BRACKETOLOGY | FEDRAMP
SC-5: DENIAL OF SERVICE PROTECTION
FedRAMP Baseline Membership SC-5:
Use the FedRAMP Control Membership information above to determine if a control or control enhancement is required for each Impact Baseline — LOW, MODERATE, or HIGH
Click on the panel below each control or control enhancement to review the FedRAMP Impact Baseline-specific control configuration requirements for each of the [BRACKETS] in each control and/or control enhancement.
Review and use Additional Requirements and Guidance to build FedRAMP-compliant controls for your risk-based cybersecurity program.
To change the baseline view in the panel, click on LOW, MODERATE, or HIGH when the panel is open
Panels only appear where there are [BRACKETS] in the control or enhancement or where there is FedRAMP-specific requirements or guidance available.
The information system protects against or limits the effects of the following types of denial of service attacks: [Assignment: organization-defined types of denial of service attacks or references to sources for such information] by employing [Assignment: organization-defined security safeguards].
Click Low | Moderate | High below to see FedRAMP control configuration information. It's in BOLD.
There are no FedRAMP-specific requirements if this control is used for a LOW Impact system.
There are no FedRAMP-specific requirements if this control is used for a MODERATE Impact system.
There are no FedRAMP-specific requirements if this control is used for a HIGH Impact system.
A variety of technologies exist to limit, or in some cases, eliminate the effects of denial of service attacks. For example, boundary protection devices can filter certain types of packets to protect information system components on internal organizational networks from being directly affected by denial of service attacks. Employing increased capacity and bandwidth combined with service redundancy may also reduce the susceptibility to denial of service attacks.
RELATED CONTROLS: SC-5
SC-5 (1) DENIAL OF SERVICE PROTECTION | RESTRICT INTERNAL USERS
The information system restricts the ability of individuals to launch [Assignment: organization-defined denial of service attacks] against other information systems.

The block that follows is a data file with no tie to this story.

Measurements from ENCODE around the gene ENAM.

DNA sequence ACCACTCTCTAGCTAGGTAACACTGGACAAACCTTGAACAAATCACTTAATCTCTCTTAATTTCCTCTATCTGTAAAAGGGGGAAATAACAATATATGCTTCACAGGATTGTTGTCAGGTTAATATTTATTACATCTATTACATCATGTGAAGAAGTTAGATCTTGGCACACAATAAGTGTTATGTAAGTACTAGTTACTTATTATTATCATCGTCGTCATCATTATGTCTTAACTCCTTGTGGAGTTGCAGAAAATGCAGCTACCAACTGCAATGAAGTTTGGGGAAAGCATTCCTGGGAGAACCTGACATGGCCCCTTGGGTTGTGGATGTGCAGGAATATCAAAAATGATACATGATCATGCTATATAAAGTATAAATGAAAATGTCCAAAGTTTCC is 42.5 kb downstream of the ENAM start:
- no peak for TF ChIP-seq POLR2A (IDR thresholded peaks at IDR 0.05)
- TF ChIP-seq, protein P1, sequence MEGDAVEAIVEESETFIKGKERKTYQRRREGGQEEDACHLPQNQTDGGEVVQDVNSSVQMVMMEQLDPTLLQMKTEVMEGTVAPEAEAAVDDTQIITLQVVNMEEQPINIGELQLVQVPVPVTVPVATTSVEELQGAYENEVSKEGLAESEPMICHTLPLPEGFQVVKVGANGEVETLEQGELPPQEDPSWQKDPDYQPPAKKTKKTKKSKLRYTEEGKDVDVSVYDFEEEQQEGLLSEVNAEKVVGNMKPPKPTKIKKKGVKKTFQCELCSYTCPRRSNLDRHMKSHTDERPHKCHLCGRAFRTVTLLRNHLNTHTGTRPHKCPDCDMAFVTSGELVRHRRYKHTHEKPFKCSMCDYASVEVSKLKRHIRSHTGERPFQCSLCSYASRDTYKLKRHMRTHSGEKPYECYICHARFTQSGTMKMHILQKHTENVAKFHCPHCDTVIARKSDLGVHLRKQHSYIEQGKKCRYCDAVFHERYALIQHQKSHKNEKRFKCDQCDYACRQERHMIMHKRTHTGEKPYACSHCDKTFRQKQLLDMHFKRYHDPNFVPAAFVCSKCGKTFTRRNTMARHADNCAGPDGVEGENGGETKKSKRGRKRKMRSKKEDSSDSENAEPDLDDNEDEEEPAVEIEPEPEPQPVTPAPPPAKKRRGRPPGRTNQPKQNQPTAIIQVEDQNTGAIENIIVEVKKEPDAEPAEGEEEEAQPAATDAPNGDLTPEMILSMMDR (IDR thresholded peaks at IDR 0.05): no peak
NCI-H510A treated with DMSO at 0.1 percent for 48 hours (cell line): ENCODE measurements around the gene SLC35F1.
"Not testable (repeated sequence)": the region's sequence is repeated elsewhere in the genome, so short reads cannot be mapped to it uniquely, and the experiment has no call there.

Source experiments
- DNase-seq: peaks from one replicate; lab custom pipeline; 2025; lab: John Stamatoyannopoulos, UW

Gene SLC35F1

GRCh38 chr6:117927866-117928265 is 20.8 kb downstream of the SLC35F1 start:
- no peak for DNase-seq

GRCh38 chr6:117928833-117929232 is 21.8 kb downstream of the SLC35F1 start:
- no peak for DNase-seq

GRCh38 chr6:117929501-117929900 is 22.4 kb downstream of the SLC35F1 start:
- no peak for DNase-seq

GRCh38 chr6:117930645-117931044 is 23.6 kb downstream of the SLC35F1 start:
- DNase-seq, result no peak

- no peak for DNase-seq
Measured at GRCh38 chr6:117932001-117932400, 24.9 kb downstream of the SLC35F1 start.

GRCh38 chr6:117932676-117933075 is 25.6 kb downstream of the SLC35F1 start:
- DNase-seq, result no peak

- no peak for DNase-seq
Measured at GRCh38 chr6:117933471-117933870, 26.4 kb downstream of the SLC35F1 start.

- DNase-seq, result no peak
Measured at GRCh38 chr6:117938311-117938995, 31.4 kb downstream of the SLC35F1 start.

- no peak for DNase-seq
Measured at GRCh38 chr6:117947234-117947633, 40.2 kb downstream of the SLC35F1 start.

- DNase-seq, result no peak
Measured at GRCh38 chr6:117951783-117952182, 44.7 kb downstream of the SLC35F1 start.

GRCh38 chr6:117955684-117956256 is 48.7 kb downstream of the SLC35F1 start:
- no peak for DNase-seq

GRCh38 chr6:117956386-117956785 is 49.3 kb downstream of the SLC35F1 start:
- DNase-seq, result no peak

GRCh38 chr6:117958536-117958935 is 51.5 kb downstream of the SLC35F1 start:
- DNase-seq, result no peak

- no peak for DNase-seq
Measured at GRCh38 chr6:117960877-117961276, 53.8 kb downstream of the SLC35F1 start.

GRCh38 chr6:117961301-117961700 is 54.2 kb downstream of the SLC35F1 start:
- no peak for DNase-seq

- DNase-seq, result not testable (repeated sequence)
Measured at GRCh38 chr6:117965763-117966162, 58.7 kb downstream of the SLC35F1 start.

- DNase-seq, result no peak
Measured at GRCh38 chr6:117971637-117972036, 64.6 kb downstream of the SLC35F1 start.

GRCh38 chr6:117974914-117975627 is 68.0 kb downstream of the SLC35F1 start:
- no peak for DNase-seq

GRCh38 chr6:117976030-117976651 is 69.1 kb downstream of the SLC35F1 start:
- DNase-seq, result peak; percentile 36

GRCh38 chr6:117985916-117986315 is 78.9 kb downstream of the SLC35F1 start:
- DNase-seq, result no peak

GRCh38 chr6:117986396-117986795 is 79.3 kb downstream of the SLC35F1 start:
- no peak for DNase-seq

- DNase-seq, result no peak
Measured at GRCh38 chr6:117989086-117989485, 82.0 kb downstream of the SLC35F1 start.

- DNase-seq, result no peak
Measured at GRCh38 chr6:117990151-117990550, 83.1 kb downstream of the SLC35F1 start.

Restricting the ability of individuals to launch denial of service attacks requires that the mechanisms used for such attacks are unavailable. Individuals of concern can include, for example, hostile insiders or external adversaries that have successfully breached the information system and are using the system as a platform to launch cyber attacks on third parties. Organizations can restrict the ability of individuals to connect and transmit arbitrary information on the transport medium (i.e., network, wireless spectrum). Organizations can also limit the ability of individuals to use excessive information system resources. Protection against individuals having the ability to launch denial of service attacks may be implemented on specific information systems or on boundary devices prohibiting egress to potential target systems.
SC-5 (2) DENIAL OF SERVICE PROTECTION | EXCESS CAPACITY / BANDWIDTH / REDUNDANCY
The information system manages excess capacity, bandwidth, or other redundancy to limit the effects of information flooding denial of service attacks.
Managing excess capacity ensures that sufficient capacity is available to counter flooding attacks. Managing excess capacity may include, for example, establishing selected usage priorities, quotas, or partitioning.
SC-5 (3) DENIAL OF SERVICE PROTECTION | DETECTION/MONITORING
- (a) Employs [Assignment: organization-defined monitoring tools] to detect indicators of denial of service attacks against the information system; and
- (b) Monitors [Assignment: organization-defined information system resources] to determine if sufficient resources exist to prevent effective denial of service attacks.
Organizations consider utilization and capacity of information system resources when managing risk from denial of service due to malicious attacks. Denial of service attacks can originate from external or internal sources. Information system resources sensitive to denial of service include, for example, physical disk storage, memory, and CPU cycles. Common safeguards to prevent denial of service attacks related to storage utilization and capacity include, for example, instituting disk quotas, configuring information systems to automatically alert administrators when specific storage capacity thresholds are reached, using file compression technologies to maximize available storage space, and imposing separate partitions for system and user data.
RELATED CONTROLS: SC-5 (3)
- NO REFERENCES